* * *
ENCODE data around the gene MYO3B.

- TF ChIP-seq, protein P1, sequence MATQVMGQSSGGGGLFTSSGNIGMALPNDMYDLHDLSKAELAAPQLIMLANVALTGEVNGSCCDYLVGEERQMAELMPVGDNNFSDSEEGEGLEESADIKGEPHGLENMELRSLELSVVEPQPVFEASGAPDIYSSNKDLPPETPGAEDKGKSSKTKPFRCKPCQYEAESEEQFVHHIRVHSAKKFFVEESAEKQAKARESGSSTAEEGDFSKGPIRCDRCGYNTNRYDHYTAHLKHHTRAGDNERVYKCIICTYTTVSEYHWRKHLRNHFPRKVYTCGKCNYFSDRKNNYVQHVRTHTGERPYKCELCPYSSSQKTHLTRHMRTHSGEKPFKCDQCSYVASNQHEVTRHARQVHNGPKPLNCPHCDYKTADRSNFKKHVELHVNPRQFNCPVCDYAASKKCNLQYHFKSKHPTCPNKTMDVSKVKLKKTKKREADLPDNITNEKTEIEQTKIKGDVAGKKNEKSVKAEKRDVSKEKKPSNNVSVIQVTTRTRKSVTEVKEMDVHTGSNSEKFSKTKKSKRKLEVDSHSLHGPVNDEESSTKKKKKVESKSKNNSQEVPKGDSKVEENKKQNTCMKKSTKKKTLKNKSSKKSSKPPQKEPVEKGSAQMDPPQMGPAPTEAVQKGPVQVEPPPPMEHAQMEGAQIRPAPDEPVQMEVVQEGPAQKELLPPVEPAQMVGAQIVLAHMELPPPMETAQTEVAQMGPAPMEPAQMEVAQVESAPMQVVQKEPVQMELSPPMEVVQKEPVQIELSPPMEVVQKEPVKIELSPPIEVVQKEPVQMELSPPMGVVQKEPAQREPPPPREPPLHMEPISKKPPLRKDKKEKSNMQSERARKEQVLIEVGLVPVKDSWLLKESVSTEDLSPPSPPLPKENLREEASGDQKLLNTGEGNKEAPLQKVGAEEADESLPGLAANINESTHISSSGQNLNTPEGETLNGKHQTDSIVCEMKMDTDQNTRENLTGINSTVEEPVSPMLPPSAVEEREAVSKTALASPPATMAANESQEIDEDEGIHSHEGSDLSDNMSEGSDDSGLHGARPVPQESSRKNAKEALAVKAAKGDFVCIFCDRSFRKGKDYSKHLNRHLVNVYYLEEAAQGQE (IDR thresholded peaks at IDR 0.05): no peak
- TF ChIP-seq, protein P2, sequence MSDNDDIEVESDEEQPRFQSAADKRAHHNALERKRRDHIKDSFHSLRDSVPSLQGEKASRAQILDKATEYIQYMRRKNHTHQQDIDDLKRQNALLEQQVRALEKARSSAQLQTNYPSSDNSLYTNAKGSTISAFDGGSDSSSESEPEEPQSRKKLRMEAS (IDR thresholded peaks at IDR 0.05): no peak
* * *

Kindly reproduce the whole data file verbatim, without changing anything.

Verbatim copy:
ENCODE data around the gene MYO3B.

- TF ChIP-seq, protein P1, sequence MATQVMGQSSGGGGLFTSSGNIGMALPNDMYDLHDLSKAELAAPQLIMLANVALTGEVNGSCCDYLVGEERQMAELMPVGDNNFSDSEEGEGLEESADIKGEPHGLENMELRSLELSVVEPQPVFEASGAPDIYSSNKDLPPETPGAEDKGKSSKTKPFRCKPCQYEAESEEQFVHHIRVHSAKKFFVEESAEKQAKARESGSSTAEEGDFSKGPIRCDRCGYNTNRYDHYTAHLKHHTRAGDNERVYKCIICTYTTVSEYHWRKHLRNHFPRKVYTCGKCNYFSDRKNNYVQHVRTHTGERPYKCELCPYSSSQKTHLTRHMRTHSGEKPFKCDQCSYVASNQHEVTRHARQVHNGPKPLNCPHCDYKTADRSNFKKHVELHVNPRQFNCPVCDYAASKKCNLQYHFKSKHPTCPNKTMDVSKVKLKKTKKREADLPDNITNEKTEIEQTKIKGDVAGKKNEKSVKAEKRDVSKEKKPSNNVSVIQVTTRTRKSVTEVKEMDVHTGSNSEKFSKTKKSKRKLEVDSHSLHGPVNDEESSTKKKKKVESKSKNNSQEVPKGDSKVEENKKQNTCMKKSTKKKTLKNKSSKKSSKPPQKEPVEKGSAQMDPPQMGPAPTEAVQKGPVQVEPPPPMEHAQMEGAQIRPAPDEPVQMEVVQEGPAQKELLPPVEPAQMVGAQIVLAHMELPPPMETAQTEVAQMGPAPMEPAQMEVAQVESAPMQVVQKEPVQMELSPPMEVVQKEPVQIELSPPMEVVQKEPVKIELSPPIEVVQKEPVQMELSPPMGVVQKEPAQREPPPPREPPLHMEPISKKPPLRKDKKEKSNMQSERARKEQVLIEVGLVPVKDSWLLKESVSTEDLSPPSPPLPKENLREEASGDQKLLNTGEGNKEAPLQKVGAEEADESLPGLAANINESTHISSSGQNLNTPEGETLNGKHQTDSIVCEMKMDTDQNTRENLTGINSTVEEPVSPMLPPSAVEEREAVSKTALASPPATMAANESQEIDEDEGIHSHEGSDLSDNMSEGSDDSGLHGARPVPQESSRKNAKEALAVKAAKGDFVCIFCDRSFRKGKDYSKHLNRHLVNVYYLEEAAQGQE (IDR thresholded peaks at IDR 0.05): no peak
- TF ChIP-seq, protein P2, sequence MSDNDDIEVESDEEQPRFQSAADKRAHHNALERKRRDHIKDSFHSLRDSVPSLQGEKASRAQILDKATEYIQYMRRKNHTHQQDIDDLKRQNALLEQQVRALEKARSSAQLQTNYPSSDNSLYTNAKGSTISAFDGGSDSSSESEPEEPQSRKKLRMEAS (IDR thresholded peaks at IDR 0.05): no peak